One coach with experience on both the ATP and WTA Tours believes girls are more likely to conform and follow instructions, while boys are keener to push boundaries. “And they always say women are more emotional, but I don’t necessarily buy that too much. I’ve had some pretty emotional guys!’’
Measures are in place to develop more qualified female coaches, a space led by Pratt, who also remains Fed Cup coach. That includes two performance development roles at the NTA, including shadowing the likes of Taylor and Brent Larkham on two trips this year, with the side-benefit that a male and female coach will both be present.
Mahony says it comes down to personal preference, but that providing individual players with “the true choice” of gender is important, and thus is keen to find more women willing to travel for the 25-30 weeks a year the job typically entails. Regardless, he stresses, the art of coaching is about “finding the right buttons to push”, and individualising the approach.
“In terms of what is the difference in coaching a male or female I think every single player has their own needs to what is required for them to succeed,’’ Kilderry adds. “It is hard to generalise between sexes. That is the skill of a great coach: to be able to understand the player and work out the best way to fulfil their potential.’’
Pleming is adamant that different types of coaches are essential, as are those who “understand women’s emotions”.
“I think we need as many female coaches in our sport as we can get,” he says. “If we look at our female coaches, I think Nicole Pratt is a standout, and she’s been an incredible role model.
“I do believe that we need very sensitive coaches — and we do have some very good male coaches, don’t get me wrong, but female players certainly have different needs and need to have different conversations.’’
During his decade coaching at the National Academy in Sydney, Masur noticed another key distinction, in that tended to be only the male players — the roll-call of names includes James Duckworth, Jordan Thompson, Matt Reid, de Minaur — who graduated to professional ranks.
“We had a lot of girls who drifted, who we felt had promise, but at 16 or 17 didn’t have a racquet in their hand any more,’’ he says. “Maybe it was personal, they just didn’t enjoy the lifestyle, didn’t enjoy the competition, I don’t know. Maybe it’s a myriad of reasons, and maybe you’ve got to speak to some of the girls to talk about it, but it was definitely a factor (in athlete retention).’’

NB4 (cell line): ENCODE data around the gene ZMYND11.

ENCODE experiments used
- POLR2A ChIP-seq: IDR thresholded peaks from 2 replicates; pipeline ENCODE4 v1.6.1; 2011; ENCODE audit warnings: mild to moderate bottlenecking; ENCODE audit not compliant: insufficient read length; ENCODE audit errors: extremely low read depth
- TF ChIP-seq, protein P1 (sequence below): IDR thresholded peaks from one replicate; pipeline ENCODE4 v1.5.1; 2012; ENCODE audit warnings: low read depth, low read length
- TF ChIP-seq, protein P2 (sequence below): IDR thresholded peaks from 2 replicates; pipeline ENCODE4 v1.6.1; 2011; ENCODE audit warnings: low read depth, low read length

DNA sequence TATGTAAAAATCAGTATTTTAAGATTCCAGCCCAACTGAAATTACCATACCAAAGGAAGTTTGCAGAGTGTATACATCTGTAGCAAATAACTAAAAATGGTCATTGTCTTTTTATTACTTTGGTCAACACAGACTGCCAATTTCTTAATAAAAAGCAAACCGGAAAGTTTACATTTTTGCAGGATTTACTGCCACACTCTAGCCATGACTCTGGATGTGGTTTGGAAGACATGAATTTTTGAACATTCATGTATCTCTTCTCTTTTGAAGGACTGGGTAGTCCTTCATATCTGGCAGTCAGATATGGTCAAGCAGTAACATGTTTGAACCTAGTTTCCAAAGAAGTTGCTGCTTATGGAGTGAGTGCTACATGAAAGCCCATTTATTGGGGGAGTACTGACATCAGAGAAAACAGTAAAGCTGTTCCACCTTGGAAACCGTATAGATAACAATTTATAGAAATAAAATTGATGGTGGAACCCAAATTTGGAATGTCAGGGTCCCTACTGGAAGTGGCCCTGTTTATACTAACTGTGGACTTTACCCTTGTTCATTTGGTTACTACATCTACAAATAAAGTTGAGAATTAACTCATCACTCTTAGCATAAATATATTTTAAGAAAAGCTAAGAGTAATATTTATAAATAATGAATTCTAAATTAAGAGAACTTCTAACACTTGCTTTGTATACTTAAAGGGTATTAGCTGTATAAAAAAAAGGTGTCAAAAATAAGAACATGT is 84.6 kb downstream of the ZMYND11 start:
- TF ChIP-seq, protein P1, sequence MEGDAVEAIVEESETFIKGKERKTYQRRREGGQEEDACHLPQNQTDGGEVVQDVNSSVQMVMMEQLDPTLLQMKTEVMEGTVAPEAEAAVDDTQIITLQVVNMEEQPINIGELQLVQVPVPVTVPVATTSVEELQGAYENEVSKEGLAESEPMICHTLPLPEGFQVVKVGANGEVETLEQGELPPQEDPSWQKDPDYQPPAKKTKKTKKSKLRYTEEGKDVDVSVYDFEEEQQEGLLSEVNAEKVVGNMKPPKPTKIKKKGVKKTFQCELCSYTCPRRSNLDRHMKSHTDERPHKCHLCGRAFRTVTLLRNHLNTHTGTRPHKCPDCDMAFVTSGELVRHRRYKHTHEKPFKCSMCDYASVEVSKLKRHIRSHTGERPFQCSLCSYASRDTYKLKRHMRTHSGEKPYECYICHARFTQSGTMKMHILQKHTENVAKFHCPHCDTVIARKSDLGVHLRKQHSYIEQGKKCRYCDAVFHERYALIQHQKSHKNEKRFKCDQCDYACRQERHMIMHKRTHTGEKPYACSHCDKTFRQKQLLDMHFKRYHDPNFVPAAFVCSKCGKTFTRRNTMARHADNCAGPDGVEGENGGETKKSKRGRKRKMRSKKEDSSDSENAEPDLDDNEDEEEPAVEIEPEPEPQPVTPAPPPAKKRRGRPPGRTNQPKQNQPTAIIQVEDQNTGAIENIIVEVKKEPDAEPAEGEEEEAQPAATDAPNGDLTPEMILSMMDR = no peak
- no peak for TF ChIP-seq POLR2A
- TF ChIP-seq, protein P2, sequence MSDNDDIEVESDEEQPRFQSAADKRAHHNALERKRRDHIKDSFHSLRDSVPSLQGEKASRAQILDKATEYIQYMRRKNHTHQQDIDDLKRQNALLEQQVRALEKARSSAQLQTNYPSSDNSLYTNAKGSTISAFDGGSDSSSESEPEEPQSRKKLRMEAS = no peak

Asked about possible faults in the system, from shortened overseas tours to holes in the pathway and a rigidity of approach, Masur cites the recent film, King Richard, about the emergence of the Williams sisters and how they arrived at the summit so differently than, say, a Martina Hingis. “The path to the top 100 can be very varied and I’d like to think that all the Australian players, be it men or women, had the opportunity to excel. Personally, I’d like to think that.’’
Other considerations are an aggressive shot tolerance and psyche honed on faster courts, yet Masur also wonders why so many current players look like they find tennis to be an almost agonising pursuit, when his own early years, in particular, travelling on the circuit with his mates felt like such an excellent adventure.
“Sometimes I watch our players play and they seem full of anxiety,” he says. “They don’t seem like the match court is their happy place, and I try to look at that from a federation perspective and I think, ‘Why is that?’ Why is this not the time of their lives? People coming and going from the sport and not quite enjoying the process.’
“Is it expectation? Is it pressure, real or imagined? Is it [coming from] a bigger federation. Lots of eyes on them? That’s been a bit of a theme for me. How do we create that environment where it’s just an absolute blast, without the attendant pressure? Maybe money or the potential of money and what the sport can do for you just sits in the background as an overriding anxiety. I don’t know.’’
All 128 women (and men) in the main draw at Roland Garros are guaranteed a minimum payday of $93,000. With Barty happily at home in Brisbane, Tomljanovic and Sharma earned direct entry, Saville was awarded the reciprocal wildcard, and nine hopefuls entered qualifying; with four eliminated in the first round then four more in the second, leaving only Mendez still in contention.
It’s a small cast. “It just feels strange because we have such a big history of players, but I think that’s gonna change soon,’’ says Tomljanovic, whose optimism extends to Sanders, the BJK Cup teammate she encouraged to play more singles after the West Australian beat her in Adelaide at the start of 2021.
“We’ve certainly got loftier goals than one (top hundred) player, that’s for sure,’’ says Mahony. “But it’s a point in time at the moment where we’ve had the world No.1 retire and a couple of other players… Dasha and Astra over the past couple of years with their results are solid top 100 players and are just not in there at the moment, so I’m sure they’ll get back there.’’
The increase in domestic Pro Tour events from around 12 to 16 Futures and Challengers this year will provide more opportunities for those lower down the food chain. “We do have quite a number of tournaments; it would be good to have more,’’ says Kilderry. “But in saying that, the toughest competition in the world is on clay, is in Europe, and that’s also a big part of a player’s development.